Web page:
Podocyte-endothelial cell cross-talk is paramount for maintaining the filtration barrier. The present study investigated the endothelial response to podocyte injury and its subsequent role in glomerulosclerosis using the podocyte-specific injury model of NEP25/LMB2 mice. NEP25/LMB2 mice showed proteinuria and local podocyte loss accompanied by thrombotic microangiopathy on day 8. Mice showed an increase of glomerular plasminogen activator inhibitor type 1 (PAI-1) mRNA and aberrant endothelial PAI-1 protein already on day 1, before thrombosis and proteinuria. A PAI-1-specific inhibitor reduced proteinuria and thrombosis and preserved podocyte numbers in NEP25/LMB2 mice by stabilization of β1-integrin translocation. Heparin loading significantly reduced thrombotic formation, whereas proteinuria and podocyte numbers were unchanged. Immortalized podocytes treated with PAI-1 and the urokinase plasminogen activator (uPA) complex caused significant cell detachment, whereas podocytes treated with PAI-1 or uPA alone or with the PAI-1/uPA complex pretreated with an anti-uPA receptor (uPAR) antibody failed to cause detachment. Confocal microscopy and cell surface biotinylation experiments showed that internalized β1-integrin was found together with uPAR in endocytotic vesicles. The administration of PAI-1 inhibitor or uPAR-blocking antibody protected cultured podocytes from cell detachment. In conclusion, PAI-1/uPA complex-mediated uPAR-dependent podocyte β1-integrin endocytosis represents a novel mechanism of glomerular injury leading to progressive podocytopenia. This aberrant cross-talk between podocytes and endothelial cells represents a feed forward injury response driving podocyte loss and progressive glomerulosclerosis.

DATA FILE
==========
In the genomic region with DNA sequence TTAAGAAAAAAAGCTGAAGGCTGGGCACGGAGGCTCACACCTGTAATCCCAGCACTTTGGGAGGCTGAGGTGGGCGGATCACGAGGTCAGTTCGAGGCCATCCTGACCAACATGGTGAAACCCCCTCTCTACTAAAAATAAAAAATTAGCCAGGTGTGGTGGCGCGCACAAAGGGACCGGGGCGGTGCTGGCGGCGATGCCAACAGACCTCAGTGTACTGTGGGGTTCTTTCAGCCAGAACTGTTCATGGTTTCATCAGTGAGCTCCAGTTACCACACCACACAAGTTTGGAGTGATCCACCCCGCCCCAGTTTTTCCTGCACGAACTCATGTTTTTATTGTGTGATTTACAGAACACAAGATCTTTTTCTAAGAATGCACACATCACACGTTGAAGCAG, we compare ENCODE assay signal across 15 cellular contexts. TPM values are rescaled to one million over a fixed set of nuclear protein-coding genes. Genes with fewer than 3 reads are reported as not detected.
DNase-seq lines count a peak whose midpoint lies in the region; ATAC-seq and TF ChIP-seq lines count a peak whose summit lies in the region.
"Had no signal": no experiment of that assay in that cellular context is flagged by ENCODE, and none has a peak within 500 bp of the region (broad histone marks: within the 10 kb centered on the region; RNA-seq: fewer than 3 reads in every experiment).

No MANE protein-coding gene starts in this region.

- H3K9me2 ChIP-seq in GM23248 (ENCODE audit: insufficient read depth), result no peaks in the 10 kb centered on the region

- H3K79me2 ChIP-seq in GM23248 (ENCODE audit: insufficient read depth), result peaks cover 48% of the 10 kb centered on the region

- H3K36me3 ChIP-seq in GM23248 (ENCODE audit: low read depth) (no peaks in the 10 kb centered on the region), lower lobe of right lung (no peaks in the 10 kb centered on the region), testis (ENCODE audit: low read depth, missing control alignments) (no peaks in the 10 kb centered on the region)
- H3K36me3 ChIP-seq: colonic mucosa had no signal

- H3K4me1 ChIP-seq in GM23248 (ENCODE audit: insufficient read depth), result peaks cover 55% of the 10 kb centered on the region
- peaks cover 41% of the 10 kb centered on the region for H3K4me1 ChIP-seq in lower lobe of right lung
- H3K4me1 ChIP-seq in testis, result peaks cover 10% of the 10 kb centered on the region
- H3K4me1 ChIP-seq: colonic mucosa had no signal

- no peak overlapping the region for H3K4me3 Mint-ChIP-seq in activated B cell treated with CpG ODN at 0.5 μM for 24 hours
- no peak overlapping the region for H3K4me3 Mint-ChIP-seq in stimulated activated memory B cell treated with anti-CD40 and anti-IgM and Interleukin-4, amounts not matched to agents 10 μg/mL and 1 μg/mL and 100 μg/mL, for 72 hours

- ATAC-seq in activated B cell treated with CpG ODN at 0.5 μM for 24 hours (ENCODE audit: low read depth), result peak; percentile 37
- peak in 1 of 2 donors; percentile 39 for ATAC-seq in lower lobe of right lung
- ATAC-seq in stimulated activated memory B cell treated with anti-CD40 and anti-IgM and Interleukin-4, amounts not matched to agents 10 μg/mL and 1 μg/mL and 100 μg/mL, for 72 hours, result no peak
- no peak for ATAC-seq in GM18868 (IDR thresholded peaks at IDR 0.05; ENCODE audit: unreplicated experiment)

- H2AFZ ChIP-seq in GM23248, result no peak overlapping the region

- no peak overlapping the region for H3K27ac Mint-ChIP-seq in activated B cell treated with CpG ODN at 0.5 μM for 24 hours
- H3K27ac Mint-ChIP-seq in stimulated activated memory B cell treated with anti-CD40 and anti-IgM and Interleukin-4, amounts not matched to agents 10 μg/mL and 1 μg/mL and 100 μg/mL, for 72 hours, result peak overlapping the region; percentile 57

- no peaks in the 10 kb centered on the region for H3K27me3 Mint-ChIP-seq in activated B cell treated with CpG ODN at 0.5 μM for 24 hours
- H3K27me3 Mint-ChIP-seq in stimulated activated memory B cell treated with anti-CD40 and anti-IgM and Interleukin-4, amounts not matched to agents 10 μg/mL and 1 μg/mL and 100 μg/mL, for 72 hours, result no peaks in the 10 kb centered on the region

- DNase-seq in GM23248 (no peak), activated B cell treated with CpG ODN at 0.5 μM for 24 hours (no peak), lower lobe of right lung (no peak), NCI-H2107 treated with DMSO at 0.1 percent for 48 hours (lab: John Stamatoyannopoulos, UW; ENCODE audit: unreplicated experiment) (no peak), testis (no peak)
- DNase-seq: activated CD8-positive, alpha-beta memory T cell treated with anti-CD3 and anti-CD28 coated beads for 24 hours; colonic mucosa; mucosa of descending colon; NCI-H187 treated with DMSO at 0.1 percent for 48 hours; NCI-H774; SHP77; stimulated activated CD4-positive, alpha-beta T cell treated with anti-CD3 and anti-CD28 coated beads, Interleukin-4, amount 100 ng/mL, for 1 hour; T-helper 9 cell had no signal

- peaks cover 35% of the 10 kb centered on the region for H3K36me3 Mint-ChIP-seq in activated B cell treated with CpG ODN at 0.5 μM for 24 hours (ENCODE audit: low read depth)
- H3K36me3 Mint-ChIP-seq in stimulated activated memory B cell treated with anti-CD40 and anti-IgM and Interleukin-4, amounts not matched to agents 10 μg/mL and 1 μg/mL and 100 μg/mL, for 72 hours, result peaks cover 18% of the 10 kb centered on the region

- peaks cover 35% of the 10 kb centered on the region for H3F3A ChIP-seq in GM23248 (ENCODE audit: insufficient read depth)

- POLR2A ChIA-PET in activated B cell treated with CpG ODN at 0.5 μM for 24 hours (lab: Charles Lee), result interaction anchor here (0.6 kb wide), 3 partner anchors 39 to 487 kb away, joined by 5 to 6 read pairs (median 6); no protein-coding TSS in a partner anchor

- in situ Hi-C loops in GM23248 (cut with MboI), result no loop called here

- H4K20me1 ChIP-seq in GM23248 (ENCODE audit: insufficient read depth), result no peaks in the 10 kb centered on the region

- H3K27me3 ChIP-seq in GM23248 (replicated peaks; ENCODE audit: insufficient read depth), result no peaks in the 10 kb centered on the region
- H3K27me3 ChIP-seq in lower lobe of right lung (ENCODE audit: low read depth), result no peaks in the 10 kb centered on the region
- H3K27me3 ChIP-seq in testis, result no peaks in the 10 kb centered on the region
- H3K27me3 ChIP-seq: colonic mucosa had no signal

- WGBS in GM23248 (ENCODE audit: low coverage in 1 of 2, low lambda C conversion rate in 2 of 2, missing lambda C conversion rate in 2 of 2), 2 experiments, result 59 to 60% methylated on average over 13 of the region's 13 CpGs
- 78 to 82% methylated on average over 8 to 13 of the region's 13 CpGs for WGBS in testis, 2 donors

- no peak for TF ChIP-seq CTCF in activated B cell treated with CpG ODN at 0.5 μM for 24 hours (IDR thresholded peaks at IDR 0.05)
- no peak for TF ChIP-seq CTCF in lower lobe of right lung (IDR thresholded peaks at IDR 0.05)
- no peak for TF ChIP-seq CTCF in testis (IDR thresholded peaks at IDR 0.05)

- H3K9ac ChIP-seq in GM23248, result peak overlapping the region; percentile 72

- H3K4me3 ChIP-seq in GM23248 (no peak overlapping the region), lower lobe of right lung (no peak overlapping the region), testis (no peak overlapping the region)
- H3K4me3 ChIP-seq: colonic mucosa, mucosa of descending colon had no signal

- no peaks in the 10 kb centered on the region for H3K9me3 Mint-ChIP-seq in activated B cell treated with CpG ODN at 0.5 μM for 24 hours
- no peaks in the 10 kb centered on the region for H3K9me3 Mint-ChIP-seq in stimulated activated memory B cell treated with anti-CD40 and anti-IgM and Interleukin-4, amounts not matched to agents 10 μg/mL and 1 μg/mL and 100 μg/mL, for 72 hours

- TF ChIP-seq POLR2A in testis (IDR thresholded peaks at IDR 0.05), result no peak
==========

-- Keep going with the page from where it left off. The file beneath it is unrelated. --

- Plasminogen activator inhibitor type 1
ASJC Scopus subject areas